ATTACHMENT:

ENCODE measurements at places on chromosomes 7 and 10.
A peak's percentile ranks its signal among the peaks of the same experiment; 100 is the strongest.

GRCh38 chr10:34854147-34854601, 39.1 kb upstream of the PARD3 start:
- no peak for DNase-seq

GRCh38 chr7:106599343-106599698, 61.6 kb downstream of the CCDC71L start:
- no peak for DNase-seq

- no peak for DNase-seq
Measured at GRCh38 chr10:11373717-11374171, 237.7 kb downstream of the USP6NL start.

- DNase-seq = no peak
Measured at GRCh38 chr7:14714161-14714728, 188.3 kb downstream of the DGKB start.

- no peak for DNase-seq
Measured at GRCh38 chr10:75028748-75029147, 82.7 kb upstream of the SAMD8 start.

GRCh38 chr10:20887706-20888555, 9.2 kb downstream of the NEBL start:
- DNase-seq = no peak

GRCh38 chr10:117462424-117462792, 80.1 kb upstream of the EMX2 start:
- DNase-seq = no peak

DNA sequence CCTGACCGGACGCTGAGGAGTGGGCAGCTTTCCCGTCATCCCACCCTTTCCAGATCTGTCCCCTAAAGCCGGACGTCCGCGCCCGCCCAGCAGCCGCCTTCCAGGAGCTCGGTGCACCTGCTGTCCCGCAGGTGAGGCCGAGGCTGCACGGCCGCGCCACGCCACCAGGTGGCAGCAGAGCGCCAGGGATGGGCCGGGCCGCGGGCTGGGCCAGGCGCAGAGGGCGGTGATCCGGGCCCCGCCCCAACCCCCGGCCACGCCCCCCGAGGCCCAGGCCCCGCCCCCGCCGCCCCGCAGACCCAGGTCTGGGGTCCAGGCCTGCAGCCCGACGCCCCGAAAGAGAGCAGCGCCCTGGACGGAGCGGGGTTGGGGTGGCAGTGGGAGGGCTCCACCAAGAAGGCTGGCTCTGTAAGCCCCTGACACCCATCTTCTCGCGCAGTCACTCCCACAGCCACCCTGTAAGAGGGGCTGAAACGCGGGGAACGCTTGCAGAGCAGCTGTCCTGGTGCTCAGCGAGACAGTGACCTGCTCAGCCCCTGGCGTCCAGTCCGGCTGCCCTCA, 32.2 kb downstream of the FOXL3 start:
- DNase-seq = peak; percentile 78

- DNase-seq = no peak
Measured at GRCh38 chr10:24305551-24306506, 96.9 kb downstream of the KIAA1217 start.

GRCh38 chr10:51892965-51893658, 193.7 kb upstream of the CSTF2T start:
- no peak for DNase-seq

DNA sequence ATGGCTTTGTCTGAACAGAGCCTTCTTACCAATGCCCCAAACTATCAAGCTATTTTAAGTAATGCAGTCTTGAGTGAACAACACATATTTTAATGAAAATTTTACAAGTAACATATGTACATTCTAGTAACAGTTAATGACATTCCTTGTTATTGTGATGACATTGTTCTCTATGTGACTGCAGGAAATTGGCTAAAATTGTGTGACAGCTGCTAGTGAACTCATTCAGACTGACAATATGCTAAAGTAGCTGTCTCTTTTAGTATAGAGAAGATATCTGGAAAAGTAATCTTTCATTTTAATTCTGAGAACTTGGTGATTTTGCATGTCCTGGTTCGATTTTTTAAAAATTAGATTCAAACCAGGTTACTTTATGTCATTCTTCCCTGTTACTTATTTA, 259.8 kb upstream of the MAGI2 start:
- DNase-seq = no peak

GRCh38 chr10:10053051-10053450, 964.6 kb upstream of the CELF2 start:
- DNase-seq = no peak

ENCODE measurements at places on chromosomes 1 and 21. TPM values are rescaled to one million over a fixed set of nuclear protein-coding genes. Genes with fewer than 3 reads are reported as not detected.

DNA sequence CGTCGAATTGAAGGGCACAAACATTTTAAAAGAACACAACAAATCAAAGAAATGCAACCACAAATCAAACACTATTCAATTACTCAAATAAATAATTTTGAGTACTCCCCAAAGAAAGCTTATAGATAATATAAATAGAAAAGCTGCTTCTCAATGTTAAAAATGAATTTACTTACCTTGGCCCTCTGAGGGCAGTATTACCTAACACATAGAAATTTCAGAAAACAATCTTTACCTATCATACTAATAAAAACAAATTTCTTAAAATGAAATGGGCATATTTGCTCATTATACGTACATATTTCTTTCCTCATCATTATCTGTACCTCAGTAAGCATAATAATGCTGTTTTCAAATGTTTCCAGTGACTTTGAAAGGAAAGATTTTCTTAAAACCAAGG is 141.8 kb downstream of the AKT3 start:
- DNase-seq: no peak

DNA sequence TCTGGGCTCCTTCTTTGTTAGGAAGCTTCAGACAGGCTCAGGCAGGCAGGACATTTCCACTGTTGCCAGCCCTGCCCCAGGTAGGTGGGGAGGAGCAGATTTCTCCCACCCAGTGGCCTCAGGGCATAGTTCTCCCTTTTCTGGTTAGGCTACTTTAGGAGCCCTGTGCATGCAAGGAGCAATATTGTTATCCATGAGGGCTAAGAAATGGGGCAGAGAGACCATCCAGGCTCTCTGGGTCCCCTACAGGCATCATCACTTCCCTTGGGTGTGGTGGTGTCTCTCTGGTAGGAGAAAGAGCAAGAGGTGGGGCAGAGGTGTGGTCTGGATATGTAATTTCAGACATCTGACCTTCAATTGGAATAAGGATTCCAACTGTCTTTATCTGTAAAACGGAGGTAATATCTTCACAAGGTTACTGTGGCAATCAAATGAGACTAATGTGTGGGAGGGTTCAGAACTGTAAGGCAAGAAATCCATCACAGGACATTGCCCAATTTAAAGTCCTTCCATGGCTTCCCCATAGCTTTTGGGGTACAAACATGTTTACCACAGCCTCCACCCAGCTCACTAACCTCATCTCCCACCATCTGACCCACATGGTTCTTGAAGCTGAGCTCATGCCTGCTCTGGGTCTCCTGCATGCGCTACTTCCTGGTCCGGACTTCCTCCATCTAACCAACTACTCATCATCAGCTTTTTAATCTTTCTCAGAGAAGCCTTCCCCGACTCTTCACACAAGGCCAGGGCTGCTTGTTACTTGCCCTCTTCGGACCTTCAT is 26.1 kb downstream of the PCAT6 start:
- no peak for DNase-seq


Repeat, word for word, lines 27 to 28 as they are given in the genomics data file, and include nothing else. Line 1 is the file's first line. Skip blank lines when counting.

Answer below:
ENCODE measurements at places on chromosomes 1 and 21. TPM values are rescaled to one million over a fixed set of nuclear protein-coding genes. Genes with fewer than 3 reads are reported as not detected.

DNA sequence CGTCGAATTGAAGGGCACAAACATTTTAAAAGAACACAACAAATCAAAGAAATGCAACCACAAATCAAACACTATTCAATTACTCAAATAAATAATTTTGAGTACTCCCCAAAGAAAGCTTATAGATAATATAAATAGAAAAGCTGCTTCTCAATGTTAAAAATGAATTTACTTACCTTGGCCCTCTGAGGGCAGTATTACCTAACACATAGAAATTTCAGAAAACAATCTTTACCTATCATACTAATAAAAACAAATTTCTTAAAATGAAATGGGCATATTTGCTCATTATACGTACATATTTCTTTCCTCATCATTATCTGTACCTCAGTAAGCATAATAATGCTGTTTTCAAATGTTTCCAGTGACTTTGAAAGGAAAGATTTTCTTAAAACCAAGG is 141.8 kb downstream of the AKT3 start: